Nokia's Ovi App Store Stumbles Off Its Starting Block

Nokia just launched its Ovi cellphone App Store globally, but rather than the fanfare-laden success it should've been, the launch was marred by site crashes and server lock-ups.

Nokia Ovi App Store The Ovi App service launched over the weekend in a few countries around the World, and today is the big launch event for the store globally. According to the Finnish cellphone giant, the store is accessible to over 50 million Nokia handset users across the world, and is compatible with more than 50 cellphones—including the upcoming N97 smartphone. It looks like there are some 1,200 apps in total for the "all phones" category within the Store, and they're broken down in to the usual games/applications/personalization sub-categories.

Nokia just didn't have the infrastructure in place to properly support the store's launch event. Numerous online sources cited that the site was down or broken, with apps appearing and disappearing and with login difficulties for customers who already have an Ovi account.

Nokia responded to TechCrunch: "Shortly after launching the Ovi Store at 2 am ET, we began experiencing extraordinarily high spikes of traffic that resulted in some performance issues for users accessing store.ovi.com and store.ovi.mobi. We immediately began to address this issue by adding servers, which resulted in intermittent performance improvements. We apologize for any inconvenience this may have caused Ovi Store users and encourage you to continue giving us feedback as we develop the service further."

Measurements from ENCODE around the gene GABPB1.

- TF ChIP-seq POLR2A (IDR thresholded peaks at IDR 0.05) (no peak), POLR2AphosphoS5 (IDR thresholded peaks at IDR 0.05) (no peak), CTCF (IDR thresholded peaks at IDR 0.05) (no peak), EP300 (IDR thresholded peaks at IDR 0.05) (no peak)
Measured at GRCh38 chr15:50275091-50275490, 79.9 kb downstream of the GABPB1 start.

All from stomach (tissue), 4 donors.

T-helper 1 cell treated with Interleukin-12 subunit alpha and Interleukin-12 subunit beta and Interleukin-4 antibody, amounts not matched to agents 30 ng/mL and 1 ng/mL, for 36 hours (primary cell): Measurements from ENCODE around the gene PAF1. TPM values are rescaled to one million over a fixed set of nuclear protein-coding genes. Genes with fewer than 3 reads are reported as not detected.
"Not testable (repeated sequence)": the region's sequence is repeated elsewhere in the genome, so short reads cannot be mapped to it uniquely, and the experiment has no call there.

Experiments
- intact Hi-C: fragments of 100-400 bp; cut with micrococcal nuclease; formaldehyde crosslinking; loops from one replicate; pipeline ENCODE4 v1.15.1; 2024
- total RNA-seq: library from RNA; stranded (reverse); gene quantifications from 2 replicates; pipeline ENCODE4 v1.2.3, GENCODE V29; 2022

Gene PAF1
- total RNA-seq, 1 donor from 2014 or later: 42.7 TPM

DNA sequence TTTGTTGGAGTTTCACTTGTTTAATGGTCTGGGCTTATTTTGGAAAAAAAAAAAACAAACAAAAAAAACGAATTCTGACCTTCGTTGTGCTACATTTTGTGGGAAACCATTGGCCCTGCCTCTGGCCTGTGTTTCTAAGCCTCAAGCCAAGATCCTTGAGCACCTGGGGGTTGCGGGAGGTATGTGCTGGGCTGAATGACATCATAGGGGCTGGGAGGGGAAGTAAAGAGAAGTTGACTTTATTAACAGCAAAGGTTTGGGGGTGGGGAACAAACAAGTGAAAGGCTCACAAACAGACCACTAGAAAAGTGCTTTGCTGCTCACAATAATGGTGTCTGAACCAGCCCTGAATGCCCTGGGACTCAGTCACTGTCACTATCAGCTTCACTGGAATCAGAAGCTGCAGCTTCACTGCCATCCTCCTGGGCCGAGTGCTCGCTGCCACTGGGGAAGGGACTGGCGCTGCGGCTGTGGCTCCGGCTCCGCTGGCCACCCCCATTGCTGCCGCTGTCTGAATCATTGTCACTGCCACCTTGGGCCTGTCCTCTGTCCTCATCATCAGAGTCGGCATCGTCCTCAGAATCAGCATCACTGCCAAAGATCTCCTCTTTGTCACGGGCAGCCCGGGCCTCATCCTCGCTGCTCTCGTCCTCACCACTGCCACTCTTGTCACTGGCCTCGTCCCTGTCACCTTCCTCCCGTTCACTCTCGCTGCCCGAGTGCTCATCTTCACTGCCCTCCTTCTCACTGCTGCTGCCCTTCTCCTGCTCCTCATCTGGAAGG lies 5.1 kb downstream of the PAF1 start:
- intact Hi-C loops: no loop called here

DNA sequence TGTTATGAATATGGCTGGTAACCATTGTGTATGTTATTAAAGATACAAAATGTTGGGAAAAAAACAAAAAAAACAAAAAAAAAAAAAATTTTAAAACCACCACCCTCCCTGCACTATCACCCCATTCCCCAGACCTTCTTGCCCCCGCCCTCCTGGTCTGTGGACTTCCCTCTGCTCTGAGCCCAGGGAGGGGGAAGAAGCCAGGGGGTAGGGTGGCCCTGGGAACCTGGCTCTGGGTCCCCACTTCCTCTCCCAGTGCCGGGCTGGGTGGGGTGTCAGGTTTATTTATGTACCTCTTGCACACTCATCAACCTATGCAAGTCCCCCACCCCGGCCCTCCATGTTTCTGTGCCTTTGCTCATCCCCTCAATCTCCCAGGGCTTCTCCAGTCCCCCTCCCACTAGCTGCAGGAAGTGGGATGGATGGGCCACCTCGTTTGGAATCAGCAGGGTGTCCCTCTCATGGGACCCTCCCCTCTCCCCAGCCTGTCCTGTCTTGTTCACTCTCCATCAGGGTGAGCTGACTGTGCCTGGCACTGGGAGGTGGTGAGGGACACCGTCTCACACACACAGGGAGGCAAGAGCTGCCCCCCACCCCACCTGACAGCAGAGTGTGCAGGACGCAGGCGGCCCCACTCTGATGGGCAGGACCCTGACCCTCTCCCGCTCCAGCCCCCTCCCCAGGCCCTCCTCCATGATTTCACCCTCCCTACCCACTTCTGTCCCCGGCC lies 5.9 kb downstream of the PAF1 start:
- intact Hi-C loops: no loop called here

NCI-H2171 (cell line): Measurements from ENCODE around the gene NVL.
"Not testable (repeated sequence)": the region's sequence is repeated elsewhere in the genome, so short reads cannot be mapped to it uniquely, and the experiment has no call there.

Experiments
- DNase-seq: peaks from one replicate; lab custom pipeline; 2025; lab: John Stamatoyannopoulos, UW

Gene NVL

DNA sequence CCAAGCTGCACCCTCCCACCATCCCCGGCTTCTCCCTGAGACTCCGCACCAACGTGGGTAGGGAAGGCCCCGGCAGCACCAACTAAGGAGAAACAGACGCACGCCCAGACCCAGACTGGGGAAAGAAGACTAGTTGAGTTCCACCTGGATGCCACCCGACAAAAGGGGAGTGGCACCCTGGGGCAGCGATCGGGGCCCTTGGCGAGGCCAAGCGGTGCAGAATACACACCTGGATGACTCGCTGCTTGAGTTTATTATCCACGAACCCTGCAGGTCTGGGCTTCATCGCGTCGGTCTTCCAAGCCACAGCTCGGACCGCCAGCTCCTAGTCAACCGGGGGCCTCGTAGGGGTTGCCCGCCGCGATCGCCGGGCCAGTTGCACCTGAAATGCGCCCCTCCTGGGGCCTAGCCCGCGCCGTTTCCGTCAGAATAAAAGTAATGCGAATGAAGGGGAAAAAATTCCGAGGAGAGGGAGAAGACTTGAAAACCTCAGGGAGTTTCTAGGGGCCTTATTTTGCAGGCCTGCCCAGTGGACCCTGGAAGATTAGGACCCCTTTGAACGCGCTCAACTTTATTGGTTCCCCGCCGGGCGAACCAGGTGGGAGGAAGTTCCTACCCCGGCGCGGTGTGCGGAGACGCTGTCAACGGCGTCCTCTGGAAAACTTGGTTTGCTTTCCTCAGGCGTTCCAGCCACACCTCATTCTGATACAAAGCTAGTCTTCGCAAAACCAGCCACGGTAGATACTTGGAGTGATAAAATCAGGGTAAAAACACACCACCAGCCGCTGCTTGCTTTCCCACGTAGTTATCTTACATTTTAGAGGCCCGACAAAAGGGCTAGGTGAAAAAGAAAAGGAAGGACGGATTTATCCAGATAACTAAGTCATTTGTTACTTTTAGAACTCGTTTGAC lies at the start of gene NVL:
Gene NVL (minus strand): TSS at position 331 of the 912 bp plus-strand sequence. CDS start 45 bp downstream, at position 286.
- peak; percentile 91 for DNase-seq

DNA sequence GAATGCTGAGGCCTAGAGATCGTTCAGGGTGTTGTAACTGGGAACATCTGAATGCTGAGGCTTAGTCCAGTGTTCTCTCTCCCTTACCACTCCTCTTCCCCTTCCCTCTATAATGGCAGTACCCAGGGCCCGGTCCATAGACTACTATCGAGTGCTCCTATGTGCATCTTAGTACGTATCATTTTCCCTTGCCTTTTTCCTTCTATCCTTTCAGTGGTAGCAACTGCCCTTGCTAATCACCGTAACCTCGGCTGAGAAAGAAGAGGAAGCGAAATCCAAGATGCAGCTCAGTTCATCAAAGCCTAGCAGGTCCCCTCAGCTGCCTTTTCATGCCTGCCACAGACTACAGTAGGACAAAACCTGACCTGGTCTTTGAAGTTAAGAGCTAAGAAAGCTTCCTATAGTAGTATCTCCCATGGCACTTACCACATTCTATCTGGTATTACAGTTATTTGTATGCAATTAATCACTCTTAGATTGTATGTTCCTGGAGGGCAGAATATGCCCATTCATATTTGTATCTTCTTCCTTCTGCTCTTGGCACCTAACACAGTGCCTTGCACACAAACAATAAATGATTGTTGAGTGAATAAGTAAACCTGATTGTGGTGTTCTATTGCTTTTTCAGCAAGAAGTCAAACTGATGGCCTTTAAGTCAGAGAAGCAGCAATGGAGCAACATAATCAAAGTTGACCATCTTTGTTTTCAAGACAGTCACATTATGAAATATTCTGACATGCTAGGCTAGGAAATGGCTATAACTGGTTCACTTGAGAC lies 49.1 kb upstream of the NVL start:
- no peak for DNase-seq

That's basically an admission that they weren't properly prepared for the launch event. How could the number one cellphone manufacturer not expect a rush to its Web site? Whether that bodes well for the future of the site or not is unclear. But since it's clearly designed to tackle the success of Apple's iTunes App Store, it's a pretty embarrassing slip-up from the start and something that should be fixed when it launches in the U.S. for AT&T customers later in the year. 

[Nokia, TechCrunch]

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